I asked you guys how many end user offers you’ve received for your new gTLDs thus far yesterday and Frank Schilling posted an interesting comment:
“This is a lot like that time in the early to mid 1990’s when many good names were gone but the com zone file was quite small. You would approach sellers and ask for a price. They would quote you a very high number, and you’d scurry to the available-pool instead to register something at cost. It will take a few years to sort all this out and for good, available names to be stripped away. It happens every day. Then suddenly the good premiums in new-g’s will start to sell more regularly. It’s hard for a vibrant secondary market to exist when so many good names remain unregistered in the available pool. That said we’re still seeing offers on premiums each day and with each passing day less good stuff remains unregistered.”
On the one hand, I have to agree that this makes sense: a lot of new gTLDs (not the best of the best by any means but good nonetheless) are still available at the registration fee and therefore, a lot of end users can simply hand register a decent one.
But once/if the good/decent ones will be taken, will we deal with a new gTLD scarcity phenomenon?
This is where I no longer agree with Frank, for one simple reason: all of the new gTLDs that have been launched and will be launched in the near or relatively near future are part of the first round of new gTLD launches.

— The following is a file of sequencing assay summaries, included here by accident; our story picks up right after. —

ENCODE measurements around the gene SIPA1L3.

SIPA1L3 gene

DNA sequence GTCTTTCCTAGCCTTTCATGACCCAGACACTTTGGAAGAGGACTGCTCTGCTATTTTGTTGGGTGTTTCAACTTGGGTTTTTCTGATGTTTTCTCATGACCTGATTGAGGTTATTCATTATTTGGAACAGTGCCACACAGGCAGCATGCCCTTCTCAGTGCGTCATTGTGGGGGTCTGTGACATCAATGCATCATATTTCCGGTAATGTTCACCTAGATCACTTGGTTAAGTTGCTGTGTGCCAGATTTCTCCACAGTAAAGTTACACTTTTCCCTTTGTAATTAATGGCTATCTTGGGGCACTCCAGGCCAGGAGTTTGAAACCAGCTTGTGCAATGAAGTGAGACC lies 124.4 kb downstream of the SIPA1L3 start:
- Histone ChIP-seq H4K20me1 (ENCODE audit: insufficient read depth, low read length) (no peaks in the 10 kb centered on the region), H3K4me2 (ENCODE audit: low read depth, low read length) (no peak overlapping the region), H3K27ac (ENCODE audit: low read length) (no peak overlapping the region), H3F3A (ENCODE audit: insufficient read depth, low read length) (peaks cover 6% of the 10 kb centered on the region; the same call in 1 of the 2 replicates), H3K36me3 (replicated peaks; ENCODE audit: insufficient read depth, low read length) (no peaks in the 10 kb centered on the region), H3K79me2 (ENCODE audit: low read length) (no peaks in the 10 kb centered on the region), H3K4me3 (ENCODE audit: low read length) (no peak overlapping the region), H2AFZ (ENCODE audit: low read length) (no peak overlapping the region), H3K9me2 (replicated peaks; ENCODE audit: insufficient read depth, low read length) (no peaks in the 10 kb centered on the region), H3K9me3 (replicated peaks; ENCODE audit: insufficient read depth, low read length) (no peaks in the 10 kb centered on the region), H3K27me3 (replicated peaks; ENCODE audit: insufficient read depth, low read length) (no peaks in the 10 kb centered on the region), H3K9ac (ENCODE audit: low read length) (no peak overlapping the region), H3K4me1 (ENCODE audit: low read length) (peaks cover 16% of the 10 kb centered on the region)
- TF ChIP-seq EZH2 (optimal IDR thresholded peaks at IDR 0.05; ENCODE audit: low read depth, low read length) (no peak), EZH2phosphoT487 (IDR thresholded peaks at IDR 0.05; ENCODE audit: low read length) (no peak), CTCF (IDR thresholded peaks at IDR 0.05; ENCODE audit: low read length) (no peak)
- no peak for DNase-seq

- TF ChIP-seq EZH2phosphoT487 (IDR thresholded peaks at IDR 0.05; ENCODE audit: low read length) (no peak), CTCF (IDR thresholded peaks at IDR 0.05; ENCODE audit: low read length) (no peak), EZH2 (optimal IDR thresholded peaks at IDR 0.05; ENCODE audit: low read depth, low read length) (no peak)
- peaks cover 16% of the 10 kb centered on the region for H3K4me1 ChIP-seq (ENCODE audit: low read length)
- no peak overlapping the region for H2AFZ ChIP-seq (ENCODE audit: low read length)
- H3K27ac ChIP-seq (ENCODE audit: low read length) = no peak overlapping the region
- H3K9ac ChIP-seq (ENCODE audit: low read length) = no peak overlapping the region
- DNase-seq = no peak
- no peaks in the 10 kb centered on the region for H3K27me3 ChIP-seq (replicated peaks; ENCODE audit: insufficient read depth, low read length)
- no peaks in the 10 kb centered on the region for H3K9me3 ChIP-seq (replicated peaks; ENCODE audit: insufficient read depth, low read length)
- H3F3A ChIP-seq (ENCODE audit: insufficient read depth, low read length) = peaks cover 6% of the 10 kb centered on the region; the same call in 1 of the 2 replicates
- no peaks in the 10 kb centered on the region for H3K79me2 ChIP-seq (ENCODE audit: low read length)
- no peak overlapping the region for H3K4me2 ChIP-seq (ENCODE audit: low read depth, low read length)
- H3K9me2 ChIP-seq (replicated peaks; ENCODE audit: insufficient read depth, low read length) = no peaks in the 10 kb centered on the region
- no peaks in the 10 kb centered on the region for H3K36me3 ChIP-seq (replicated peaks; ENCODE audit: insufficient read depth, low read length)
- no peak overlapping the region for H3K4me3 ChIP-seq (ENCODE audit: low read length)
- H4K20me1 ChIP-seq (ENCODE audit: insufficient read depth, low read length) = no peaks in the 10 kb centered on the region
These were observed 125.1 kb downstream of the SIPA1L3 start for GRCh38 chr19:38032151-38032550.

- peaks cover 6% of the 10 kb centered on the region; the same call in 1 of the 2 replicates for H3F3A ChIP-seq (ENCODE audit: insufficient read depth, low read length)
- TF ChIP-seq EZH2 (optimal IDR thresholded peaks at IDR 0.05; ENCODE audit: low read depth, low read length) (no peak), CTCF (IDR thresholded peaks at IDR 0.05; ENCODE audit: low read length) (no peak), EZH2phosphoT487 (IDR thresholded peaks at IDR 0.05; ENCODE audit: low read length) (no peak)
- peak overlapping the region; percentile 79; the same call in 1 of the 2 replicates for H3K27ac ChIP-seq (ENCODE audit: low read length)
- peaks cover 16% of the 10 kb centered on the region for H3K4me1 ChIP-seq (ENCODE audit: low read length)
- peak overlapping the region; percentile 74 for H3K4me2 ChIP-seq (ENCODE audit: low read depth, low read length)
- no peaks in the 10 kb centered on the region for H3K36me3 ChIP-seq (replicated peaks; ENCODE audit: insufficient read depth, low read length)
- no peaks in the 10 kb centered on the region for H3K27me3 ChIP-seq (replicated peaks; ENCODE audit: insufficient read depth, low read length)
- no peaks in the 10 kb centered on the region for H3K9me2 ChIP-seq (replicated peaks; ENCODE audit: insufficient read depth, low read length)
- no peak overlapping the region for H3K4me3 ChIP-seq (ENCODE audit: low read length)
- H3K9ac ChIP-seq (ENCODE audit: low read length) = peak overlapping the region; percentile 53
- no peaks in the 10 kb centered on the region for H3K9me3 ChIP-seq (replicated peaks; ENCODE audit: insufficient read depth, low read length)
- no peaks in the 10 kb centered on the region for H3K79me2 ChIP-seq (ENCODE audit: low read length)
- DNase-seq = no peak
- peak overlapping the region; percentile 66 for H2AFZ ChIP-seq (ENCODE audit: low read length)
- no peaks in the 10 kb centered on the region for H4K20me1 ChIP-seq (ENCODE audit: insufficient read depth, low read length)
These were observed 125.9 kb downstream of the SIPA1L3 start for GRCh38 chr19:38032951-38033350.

In my opinion, this is only the beginning.
In fact, I expect the process of launching a new gTLD to gradually become easier as well as considerably cheaper.
Let’s say we’ll have 500-1000 new gTLDs after the first round is over (I’m excluding the dot brands).
If no other new gTLDs would be launched aside from these then yes, I could envision a scarcity scenario.
However, that is unlikely to happen.
Instead, there will probably be more rounds of new gTLD launches and should the costs end up becoming lower, the next rounds may very well end up consisting of more extensions than the first one.
Under such circumstances, I don’t think we’ll ever be dealing with scarcity in the true sense of the word when it comes to new gTLDs.
Does this mean there isn’t money to be made?
Of course not, it simply means you should be very picky.
The game has changed and there is less and less room for profits if your business model revolves around medium or mediocre domains. This goes for dot com business models, legacy TLD business models as well as new gTLD business models.
In fact, the term “picky” is too soft.
In 2014 and beyond, I’d recommend becoming brutally rational because with so many options out there, you have to up your game if you are serious about not only surviving but thriving.